Este pasaje nos enseña como la persecución de la iglesia no está fuera de la voluntad de Dios y no debe alarmarnos. Las situaciones difíciles son oportunidades para serle fiel al Señor y para compartir (ser sus testigos) con otros el evangelio. La iglesia del Señor jamás será destruída no importa lo que el hombre haga y/o Satanás haga en contra de ella. Además este pasaje nos enseña sobre como el evangelio cuando es recibido y creído trae gozo a las personas. Pero también hay peligro porque hay personas que dicen creer pero no son verdaderos cristianos. Estos buscan sus propios intereses y el poder para hacer la obra de Dios. Dios siempre revelará lo que no viene de Él y lo hará a través de los líderes que Él ha puesto en la iglesia para pastorearla en el camino de su Verdad. Debemos aprender de lo que pasó en la iglesia en el primer siglo para evitar extraviarnos de su verdad y evitar el fracaso espiritual como iglesia.

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Book Review: Embracing the New Samaria by Alejandro Mandes

Embracing the New Samaria: Opening Our Eyes to Our Multiethnic Future by Alejandro Mandes
My rating: 5 of 5 stars

For many years now I have been documenting the demographic changes that are happening in the United States, especially among Hispanics (which Mandes documents as well). This has become a political hot topic in our society and in the church. However, I have come to the same main conclusion that Mandes shares in this book. The church has a great opportunity to engage in what he calls “the new Samaria” (“Samerica”) and properly so. It goes back to John 6 when Jesus sees the Samaritans as the harvest. This “new Samaria” is made up of not only Hispanics but those “living among us who have been marginalized, ignored, treated unjustly, or looked down upon.” These are the “immigrants, refugees, the poor, ethnic minorities, the people who have been deemed invisible or “surplus population” (30). They are the ones that we fly over as we go to other countries on mission trips. Mandes writes, “I have been asked many times by people in the margins why it is that many Christians feel the need to fly across the globe to interact with people groups that can be found on the side of the city!” (32).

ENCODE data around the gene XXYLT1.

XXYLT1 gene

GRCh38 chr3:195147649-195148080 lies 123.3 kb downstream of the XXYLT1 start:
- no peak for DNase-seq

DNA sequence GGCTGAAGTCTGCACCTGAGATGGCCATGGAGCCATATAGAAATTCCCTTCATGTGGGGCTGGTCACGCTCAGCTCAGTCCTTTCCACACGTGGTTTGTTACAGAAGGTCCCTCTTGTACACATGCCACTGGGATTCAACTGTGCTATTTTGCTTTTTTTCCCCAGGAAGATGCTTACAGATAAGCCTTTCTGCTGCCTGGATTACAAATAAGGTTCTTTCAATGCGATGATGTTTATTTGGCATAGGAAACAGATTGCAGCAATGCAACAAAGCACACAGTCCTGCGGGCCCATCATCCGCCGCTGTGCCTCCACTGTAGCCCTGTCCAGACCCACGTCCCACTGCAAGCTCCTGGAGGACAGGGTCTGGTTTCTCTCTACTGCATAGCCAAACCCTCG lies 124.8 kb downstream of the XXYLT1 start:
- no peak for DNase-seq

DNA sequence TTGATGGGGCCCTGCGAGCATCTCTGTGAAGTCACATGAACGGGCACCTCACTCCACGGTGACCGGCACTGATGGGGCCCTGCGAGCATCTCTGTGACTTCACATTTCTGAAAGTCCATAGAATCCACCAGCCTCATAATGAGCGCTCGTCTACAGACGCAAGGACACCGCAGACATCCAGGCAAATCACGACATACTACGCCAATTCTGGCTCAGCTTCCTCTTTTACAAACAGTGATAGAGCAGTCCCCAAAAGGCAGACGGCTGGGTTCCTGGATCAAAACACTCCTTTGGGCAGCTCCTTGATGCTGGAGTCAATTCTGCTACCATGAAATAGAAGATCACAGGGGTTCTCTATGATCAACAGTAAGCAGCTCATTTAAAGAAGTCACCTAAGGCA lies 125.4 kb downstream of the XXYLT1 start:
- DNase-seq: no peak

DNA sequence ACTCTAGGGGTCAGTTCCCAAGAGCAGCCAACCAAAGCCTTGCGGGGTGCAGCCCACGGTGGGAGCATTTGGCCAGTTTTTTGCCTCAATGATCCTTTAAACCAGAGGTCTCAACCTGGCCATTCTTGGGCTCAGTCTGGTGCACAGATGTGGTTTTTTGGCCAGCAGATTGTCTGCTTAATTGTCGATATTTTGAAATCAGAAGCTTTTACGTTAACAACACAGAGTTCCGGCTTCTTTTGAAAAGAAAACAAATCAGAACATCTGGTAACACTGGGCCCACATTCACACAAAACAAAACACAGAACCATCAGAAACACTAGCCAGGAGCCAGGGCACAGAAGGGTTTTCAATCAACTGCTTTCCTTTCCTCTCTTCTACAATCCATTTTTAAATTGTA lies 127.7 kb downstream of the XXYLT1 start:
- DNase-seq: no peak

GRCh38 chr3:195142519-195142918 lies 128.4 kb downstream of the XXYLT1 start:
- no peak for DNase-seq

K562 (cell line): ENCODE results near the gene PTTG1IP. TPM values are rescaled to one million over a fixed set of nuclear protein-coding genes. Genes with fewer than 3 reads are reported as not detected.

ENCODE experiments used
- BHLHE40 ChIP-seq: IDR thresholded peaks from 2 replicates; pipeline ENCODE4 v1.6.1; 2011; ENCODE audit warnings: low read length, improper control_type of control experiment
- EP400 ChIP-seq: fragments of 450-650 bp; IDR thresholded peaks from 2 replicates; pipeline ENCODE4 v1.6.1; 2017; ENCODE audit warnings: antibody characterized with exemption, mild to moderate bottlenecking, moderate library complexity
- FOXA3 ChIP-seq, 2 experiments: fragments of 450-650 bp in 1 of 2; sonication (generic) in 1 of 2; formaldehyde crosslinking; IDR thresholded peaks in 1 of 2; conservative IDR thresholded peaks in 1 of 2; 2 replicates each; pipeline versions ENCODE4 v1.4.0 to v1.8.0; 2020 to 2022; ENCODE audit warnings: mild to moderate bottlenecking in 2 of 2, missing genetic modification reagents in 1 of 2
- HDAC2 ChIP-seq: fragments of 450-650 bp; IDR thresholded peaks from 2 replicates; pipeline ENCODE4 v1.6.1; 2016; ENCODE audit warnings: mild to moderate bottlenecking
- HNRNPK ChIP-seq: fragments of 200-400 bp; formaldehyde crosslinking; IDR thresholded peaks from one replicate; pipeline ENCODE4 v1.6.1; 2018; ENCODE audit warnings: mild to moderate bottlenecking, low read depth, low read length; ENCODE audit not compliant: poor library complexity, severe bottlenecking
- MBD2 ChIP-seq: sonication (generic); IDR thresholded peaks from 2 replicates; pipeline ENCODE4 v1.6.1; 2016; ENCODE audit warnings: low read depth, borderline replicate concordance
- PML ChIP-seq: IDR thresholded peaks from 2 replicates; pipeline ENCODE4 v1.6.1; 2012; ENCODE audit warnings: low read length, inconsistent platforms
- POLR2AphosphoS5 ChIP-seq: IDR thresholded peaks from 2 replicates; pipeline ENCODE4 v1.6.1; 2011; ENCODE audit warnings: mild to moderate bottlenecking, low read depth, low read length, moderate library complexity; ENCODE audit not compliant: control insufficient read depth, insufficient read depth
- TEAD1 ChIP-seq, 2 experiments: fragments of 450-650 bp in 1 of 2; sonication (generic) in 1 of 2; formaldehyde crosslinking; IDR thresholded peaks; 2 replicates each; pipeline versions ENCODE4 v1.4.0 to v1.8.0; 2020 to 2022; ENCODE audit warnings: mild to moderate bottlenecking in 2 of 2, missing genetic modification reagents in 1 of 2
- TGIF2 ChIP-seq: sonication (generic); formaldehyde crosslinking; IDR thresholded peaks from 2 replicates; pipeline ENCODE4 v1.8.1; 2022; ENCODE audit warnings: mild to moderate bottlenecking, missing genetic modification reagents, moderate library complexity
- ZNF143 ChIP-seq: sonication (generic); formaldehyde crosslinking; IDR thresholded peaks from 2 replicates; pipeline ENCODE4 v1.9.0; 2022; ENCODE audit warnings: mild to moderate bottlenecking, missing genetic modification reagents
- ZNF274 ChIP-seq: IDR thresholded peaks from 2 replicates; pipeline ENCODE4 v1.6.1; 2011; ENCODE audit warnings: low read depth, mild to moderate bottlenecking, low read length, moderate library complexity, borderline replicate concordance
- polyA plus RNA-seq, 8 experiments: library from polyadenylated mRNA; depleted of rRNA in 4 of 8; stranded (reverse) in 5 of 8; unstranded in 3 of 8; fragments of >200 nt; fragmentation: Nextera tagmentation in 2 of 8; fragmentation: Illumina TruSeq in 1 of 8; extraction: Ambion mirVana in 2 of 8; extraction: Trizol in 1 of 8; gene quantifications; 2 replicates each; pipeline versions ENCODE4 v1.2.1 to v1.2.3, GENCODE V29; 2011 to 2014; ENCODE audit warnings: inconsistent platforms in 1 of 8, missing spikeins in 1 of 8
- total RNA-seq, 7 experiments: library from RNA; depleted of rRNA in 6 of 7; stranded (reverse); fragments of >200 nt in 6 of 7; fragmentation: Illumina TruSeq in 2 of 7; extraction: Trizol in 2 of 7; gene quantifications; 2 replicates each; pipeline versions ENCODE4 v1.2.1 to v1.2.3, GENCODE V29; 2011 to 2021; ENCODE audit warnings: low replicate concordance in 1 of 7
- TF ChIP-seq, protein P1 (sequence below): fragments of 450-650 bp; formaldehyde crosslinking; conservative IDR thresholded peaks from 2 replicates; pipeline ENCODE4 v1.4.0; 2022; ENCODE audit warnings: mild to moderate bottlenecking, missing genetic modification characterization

Why do we do this? He says it is because of our P3, prejudice, privilege and preference. This is what keeps us from engaging the eighty-five unreached people groups in the United States (32). This book attempts to help us see this great harvest and move us to engage them with gospel and social action (loving them). Our mandate from Jesus to his church is to go and share the Gospel with all “ethnos”, all ethnicities regardless of our prejudice, privilege or preference. When we do, we will see a multiethnic church like the one in Acts 13 which will culminate in the great worship in Revelation 7. The Kingdom of God will be multiethnic.